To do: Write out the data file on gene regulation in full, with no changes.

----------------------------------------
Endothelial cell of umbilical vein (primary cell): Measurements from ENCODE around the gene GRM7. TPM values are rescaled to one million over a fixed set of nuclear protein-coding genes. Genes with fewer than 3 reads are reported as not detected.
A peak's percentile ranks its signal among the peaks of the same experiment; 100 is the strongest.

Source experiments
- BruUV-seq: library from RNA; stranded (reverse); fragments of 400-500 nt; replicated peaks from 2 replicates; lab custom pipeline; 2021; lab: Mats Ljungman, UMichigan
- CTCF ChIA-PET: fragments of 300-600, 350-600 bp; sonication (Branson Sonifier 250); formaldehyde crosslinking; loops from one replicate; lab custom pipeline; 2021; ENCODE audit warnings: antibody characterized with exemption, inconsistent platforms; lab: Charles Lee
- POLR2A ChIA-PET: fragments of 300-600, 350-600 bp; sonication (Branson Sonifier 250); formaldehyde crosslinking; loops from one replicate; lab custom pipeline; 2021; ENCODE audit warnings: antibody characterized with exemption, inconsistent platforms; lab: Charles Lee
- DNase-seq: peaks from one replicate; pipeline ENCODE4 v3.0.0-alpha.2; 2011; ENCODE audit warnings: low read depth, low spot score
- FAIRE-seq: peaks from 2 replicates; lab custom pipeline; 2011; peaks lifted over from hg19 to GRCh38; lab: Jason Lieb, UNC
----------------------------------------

Endothelial cell of umbilical vein (primary cell): Measurements from ENCODE around the gene GRM7. TPM values are rescaled to one million over a fixed set of nuclear protein-coding genes. Genes with fewer than 3 reads are reported as not detected.
A peak's percentile ranks its signal among the peaks of the same experiment; 100 is the strongest.

Source experiments
- BruUV-seq: library from RNA; stranded (reverse); fragments of 400-500 nt; replicated peaks from 2 replicates; lab custom pipeline; 2021; lab: Mats Ljungman, UMichigan
- CTCF ChIA-PET: fragments of 300-600, 350-600 bp; sonication (Branson Sonifier 250); formaldehyde crosslinking; loops from one replicate; lab custom pipeline; 2021; ENCODE audit warnings: antibody characterized with exemption, inconsistent platforms; lab: Charles Lee
- POLR2A ChIA-PET: fragments of 300-600, 350-600 bp; sonication (Branson Sonifier 250); formaldehyde crosslinking; loops from one replicate; lab custom pipeline; 2021; ENCODE audit warnings: antibody characterized with exemption, inconsistent platforms; lab: Charles Lee
- DNase-seq: peaks from one replicate; pipeline ENCODE4 v3.0.0-alpha.2; 2011; ENCODE audit warnings: low read depth, low spot score
- FAIRE-seq: peaks from 2 replicates; lab custom pipeline; 2011; peaks lifted over from hg19 to GRCh38; lab: Jason Lieb, UNC